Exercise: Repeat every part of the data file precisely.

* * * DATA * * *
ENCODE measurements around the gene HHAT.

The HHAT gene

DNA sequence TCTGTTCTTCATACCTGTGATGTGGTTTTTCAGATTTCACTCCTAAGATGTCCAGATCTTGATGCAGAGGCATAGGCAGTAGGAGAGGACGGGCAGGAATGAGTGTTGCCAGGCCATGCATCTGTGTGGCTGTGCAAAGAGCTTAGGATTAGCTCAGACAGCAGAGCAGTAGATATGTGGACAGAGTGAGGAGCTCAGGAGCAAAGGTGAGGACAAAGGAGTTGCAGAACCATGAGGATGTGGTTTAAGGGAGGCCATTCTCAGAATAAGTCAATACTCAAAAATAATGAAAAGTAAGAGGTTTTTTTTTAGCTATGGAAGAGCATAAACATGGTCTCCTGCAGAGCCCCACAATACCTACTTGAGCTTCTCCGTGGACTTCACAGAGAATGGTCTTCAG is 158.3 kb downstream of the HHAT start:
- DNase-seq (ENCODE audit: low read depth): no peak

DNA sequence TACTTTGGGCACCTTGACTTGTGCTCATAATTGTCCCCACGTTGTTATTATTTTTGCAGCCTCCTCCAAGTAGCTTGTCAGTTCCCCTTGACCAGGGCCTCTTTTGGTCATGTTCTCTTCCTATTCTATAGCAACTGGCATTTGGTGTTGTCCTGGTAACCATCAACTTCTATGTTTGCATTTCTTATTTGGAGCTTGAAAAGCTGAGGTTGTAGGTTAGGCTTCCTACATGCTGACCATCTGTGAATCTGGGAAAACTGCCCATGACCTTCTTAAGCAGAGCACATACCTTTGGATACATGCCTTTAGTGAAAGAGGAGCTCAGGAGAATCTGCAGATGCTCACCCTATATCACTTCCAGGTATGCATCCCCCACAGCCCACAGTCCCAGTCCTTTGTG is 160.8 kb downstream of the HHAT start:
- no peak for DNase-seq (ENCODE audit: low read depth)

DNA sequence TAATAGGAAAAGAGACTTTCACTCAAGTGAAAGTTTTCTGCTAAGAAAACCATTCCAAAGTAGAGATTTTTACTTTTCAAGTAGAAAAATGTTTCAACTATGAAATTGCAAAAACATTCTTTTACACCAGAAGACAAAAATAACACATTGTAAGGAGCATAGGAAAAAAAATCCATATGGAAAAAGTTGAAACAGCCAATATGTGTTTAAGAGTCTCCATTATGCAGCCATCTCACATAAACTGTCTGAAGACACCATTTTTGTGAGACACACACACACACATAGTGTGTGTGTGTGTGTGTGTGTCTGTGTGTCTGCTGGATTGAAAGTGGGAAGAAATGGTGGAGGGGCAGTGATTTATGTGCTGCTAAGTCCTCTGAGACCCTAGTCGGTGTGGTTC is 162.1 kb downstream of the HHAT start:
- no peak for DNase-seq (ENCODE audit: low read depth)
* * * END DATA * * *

ENCODE measurements around the gene HHAT.

The HHAT gene

DNA sequence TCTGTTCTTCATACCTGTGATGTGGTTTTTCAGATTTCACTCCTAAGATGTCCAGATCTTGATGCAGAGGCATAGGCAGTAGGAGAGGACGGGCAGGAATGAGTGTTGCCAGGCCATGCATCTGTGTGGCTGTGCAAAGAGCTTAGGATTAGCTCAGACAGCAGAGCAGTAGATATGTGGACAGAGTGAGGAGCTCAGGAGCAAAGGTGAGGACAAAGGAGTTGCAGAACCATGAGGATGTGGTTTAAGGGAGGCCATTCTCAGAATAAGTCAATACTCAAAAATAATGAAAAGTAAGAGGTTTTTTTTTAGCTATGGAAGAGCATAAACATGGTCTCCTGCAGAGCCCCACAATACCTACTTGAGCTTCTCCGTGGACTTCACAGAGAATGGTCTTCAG is 158.3 kb downstream of the HHAT start:
- DNase-seq (ENCODE audit: low read depth): no peak

DNA sequence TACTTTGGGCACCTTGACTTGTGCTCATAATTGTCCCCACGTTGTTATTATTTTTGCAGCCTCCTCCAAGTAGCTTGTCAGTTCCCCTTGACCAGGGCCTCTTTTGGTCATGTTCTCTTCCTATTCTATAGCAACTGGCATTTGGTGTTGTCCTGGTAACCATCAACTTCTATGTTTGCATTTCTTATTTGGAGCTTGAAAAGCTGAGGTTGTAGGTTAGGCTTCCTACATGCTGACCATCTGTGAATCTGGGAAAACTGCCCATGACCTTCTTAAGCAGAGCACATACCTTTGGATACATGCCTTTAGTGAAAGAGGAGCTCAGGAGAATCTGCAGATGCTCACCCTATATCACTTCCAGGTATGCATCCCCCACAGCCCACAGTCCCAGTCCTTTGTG is 160.8 kb downstream of the HHAT start:
- no peak for DNase-seq (ENCODE audit: low read depth)

DNA sequence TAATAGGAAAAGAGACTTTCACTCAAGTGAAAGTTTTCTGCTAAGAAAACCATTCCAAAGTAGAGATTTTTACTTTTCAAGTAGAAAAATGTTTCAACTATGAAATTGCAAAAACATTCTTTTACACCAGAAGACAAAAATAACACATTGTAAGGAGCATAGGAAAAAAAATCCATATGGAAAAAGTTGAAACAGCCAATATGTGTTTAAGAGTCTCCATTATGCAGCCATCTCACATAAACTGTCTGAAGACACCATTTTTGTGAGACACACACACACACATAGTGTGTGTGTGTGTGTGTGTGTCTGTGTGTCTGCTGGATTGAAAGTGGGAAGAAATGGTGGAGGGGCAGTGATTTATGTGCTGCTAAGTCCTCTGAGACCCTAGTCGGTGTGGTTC is 162.1 kb downstream of the HHAT start:
- no peak for DNase-seq (ENCODE audit: low read depth)